China goes for the gold, ahead of India in consumption

Wednesday, 19 February 2014 - 6:00am IST | Place: Mumbai | Agency: DNA
Import curbs in India pulls down official figures

For the first time, China has surpassed India in gold consumption.

Rising middle-class incomes in China and its sound current account deficit are the prime factors behind the spurt. China's "surplus" current account deficit does not warrant import curbs like in India, explained Indian officials monitoring gold imports.

It is not just Indian consumers who are in love with gold jewellery; the Chinese too love their gold. It is on the back of a favourable policy and surging demand for jewellery, coins and bars that China managed to dethrone India.

In 2013, while China's overall demand for gold stood at 1065.8 tonnes, India's was a tad lower at 974.8 tonnes as per the World Gold Council (WGC) report. Consumer demand in China was up 32%, compared with India's 13%.

"In fact, it is not just an aberration. Going ahead, China's demand for gold is expected to exceed India's in the coming years," PR Somasundaram, managing director (India), WGC, said.

While India's demand for 2014 is expected to be around 900-1,000 tonnes, for China, it is expected to be between 1,000-1,100 tonnes. The fact that the Chinese government has been looking at liberalising gold import norms will also help in pushing up demand. Moreover, internationally gold prices posted the biggest annual drop since 1981. That too has helped in boosting demand.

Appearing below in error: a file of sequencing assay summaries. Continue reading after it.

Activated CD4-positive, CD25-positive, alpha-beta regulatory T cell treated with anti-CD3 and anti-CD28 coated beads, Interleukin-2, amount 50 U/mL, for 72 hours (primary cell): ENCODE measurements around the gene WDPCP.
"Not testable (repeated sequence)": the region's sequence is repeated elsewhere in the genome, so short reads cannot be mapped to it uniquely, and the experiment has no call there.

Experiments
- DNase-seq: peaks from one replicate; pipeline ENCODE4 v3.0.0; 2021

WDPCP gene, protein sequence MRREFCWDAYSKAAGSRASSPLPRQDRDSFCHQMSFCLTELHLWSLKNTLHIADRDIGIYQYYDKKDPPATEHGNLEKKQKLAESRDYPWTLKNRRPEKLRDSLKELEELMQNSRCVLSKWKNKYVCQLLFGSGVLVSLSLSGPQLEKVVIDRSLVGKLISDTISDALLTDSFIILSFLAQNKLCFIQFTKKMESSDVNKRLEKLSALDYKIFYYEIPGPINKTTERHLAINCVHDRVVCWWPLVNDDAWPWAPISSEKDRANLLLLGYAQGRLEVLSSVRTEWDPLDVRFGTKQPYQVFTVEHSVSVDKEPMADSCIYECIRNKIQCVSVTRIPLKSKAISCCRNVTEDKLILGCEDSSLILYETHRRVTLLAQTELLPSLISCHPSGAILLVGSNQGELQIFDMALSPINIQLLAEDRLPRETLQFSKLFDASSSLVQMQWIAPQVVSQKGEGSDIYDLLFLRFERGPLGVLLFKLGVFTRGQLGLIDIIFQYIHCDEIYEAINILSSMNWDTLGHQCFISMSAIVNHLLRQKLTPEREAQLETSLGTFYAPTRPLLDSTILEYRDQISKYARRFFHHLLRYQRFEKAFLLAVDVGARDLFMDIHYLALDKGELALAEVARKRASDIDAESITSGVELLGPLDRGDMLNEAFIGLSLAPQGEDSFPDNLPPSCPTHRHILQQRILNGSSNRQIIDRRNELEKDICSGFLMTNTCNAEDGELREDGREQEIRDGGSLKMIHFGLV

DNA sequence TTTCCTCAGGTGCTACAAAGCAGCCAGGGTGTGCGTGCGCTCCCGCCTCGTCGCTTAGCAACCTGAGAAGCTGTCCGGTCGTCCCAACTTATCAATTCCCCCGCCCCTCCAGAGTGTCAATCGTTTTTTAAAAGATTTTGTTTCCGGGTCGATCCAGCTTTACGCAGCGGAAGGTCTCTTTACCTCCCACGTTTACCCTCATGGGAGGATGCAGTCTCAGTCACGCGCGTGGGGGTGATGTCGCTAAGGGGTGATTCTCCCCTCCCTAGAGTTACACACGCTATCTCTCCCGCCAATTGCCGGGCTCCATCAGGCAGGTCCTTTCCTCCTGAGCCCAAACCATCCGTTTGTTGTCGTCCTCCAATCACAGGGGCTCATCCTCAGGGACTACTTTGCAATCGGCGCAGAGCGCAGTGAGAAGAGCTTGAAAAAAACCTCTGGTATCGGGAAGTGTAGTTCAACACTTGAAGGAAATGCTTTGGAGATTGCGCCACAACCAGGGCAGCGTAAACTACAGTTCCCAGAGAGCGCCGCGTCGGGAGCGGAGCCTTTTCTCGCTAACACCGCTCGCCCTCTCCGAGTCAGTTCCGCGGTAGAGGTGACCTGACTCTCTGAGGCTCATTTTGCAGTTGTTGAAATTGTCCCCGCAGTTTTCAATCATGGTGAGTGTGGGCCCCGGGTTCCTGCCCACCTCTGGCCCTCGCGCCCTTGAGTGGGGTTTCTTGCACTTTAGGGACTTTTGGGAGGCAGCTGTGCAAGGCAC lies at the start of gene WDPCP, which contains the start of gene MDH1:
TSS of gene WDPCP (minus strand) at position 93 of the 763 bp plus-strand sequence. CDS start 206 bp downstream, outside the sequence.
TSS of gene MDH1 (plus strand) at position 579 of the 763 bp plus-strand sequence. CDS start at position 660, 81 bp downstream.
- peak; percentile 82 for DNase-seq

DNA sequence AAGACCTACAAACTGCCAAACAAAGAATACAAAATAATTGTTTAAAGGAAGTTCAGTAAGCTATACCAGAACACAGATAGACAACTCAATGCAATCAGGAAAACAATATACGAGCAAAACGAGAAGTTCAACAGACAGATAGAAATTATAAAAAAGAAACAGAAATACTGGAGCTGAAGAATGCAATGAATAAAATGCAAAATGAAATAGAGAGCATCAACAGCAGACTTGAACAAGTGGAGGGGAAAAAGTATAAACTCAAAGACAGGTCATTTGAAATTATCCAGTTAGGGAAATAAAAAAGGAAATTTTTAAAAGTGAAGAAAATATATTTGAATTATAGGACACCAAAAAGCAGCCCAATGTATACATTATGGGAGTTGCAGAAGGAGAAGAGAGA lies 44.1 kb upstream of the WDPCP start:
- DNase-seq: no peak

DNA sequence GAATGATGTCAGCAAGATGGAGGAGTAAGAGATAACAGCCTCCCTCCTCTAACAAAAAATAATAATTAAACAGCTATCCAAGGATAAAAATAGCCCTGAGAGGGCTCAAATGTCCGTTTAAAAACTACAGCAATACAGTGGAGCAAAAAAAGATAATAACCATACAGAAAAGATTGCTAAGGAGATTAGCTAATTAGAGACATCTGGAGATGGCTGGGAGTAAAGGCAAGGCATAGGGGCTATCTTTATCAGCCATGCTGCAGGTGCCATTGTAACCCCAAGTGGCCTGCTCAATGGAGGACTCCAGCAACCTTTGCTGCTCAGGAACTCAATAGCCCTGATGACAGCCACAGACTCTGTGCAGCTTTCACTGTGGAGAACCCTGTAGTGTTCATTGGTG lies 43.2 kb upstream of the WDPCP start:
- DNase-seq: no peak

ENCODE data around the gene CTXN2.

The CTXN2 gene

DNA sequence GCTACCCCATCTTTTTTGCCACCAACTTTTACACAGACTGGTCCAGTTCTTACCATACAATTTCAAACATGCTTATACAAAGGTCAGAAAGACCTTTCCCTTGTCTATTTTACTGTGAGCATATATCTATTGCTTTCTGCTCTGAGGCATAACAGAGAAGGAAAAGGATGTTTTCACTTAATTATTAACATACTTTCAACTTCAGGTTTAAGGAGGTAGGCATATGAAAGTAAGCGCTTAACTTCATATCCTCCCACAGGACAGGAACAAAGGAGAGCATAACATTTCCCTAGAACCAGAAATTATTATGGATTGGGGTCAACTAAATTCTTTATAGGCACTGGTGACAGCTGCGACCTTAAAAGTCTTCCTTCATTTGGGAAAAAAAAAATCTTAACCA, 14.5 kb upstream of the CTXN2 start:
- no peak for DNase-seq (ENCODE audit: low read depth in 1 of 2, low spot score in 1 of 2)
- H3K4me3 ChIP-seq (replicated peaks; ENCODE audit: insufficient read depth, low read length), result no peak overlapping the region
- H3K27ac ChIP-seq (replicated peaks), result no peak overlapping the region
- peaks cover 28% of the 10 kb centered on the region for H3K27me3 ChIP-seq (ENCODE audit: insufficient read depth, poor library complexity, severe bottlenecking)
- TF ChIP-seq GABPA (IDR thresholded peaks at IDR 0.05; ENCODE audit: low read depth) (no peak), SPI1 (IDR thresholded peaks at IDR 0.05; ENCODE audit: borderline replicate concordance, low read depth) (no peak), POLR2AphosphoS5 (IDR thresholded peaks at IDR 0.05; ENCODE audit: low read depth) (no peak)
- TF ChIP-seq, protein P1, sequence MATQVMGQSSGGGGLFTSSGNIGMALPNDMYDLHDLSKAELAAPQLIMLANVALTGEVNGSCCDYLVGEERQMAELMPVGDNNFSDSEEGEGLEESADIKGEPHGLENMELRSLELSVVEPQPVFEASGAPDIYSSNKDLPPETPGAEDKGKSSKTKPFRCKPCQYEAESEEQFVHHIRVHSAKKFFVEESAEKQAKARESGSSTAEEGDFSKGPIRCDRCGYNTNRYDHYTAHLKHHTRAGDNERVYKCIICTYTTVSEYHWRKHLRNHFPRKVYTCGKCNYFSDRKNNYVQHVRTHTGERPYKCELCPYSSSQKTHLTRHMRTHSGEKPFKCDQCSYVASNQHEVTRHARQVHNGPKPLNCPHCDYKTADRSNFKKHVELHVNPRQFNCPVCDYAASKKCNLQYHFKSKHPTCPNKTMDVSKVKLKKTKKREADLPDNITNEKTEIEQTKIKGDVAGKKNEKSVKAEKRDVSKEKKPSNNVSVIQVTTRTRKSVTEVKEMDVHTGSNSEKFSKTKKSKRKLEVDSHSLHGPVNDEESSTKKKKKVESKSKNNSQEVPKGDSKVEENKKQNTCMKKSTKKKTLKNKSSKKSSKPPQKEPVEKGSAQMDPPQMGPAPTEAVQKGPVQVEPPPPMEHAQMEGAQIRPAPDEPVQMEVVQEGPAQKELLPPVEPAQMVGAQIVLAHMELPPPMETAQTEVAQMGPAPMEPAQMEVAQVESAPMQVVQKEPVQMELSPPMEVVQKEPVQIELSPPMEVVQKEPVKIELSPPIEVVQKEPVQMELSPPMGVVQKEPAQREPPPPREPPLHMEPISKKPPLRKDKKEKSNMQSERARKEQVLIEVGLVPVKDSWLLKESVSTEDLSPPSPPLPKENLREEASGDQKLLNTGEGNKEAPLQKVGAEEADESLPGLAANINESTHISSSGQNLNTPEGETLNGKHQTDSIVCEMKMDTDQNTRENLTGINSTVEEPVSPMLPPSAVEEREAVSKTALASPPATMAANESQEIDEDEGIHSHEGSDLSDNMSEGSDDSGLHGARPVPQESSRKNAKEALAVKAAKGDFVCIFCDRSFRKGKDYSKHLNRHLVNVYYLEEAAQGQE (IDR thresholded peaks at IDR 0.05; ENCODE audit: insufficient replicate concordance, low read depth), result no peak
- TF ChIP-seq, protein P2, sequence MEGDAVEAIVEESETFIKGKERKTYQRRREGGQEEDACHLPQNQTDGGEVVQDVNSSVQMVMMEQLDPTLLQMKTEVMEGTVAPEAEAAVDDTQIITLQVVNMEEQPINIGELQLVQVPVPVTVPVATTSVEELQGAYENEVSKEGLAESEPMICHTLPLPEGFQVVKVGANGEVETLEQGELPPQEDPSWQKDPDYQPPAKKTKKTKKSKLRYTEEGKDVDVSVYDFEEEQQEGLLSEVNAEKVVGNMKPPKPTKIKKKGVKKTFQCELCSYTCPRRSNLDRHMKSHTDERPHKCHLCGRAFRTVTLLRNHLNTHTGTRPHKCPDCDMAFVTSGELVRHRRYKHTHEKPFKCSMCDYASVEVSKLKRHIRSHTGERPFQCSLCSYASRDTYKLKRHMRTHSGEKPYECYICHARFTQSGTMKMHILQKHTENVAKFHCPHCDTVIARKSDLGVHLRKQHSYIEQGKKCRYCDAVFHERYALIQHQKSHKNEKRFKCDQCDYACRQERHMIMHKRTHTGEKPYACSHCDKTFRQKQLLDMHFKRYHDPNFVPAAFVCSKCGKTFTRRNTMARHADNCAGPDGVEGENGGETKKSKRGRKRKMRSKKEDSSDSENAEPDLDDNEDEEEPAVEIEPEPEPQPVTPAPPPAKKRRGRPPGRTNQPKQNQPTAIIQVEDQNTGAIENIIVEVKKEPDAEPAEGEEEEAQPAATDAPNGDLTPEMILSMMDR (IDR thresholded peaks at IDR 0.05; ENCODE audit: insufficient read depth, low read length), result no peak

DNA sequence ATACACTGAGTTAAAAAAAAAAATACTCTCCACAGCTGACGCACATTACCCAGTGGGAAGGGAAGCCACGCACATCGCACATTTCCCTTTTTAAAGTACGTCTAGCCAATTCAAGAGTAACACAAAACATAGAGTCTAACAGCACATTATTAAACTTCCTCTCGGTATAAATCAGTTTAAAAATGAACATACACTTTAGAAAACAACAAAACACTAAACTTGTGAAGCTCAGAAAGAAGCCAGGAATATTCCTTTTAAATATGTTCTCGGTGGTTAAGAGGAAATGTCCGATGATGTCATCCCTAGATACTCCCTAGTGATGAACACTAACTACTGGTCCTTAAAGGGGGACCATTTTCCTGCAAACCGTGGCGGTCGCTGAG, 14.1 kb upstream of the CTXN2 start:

With official import curbs, not surprisingly, smuggling in India has increased. WGC believes gold smuggling in India would be to the tune of 150-200 tonnes. Though official imports have come down from 860 tonnes in 2012 to 825 tonnes in 2013, the demand for yellow metal continues to rise.

The WGC report says "official statistics show a 63% year-on-year decline in gold imports between July and October, following the introduction of the government's measures to limit gold imports. However, the Indian gold market is fed by a number of alternative sources, including recycled gold, domestic production and unofficial imports".

"India's love affair with gold is a culmination of several factors and it will continue. This is also because apart from the jewellery demand, the investment demand continues to remain strong," Somasundaram said.

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